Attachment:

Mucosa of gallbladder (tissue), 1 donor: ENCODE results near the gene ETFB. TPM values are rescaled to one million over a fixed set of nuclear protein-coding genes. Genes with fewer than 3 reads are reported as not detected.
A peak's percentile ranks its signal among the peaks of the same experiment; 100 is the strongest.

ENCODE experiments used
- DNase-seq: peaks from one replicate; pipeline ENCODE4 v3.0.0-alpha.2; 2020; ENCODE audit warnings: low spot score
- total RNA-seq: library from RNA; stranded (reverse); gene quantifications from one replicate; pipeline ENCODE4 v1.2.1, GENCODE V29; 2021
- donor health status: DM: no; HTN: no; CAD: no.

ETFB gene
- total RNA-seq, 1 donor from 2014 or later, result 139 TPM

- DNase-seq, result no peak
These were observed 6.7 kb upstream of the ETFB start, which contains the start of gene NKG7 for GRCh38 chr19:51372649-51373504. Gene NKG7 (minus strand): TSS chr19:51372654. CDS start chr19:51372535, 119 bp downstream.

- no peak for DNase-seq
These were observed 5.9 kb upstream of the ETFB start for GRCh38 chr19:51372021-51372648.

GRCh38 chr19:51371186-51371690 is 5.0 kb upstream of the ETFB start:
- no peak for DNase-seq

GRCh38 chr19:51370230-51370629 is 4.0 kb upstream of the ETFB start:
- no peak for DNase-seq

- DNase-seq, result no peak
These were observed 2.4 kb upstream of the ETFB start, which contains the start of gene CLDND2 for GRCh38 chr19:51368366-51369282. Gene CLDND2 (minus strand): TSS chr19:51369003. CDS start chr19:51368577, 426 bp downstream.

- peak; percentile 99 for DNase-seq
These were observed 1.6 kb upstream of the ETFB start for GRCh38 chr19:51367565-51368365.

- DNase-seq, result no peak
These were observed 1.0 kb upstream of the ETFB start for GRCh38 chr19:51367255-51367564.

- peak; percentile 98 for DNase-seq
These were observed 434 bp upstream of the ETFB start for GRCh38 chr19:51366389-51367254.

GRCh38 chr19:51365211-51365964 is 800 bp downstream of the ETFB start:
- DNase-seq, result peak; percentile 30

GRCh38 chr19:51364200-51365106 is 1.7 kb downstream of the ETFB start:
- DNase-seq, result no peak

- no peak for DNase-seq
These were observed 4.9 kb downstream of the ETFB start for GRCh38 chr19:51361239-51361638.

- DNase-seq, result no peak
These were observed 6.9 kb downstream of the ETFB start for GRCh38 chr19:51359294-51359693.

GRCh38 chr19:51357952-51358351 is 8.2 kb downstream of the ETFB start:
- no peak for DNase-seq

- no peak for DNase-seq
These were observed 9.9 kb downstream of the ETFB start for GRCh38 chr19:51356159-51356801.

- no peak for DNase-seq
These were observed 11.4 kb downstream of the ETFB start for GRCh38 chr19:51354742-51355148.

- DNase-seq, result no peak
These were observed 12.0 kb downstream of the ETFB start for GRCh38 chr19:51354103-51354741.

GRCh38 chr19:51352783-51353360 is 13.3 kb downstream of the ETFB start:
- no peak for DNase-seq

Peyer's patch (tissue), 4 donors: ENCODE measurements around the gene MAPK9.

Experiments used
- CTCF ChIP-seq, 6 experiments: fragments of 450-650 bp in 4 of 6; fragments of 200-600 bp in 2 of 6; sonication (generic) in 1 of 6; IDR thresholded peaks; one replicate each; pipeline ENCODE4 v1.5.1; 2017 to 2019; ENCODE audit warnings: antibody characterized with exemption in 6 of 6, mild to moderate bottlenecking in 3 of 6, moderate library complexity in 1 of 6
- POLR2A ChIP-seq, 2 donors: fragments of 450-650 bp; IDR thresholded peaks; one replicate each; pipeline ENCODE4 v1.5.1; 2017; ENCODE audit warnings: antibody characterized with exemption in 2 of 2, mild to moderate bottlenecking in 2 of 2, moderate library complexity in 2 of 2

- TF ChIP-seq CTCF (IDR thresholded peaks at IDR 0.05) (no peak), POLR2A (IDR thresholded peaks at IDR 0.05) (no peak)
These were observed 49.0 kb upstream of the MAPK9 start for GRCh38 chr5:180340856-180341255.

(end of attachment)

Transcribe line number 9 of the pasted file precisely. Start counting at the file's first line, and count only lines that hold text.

- DNase-seq, result no peak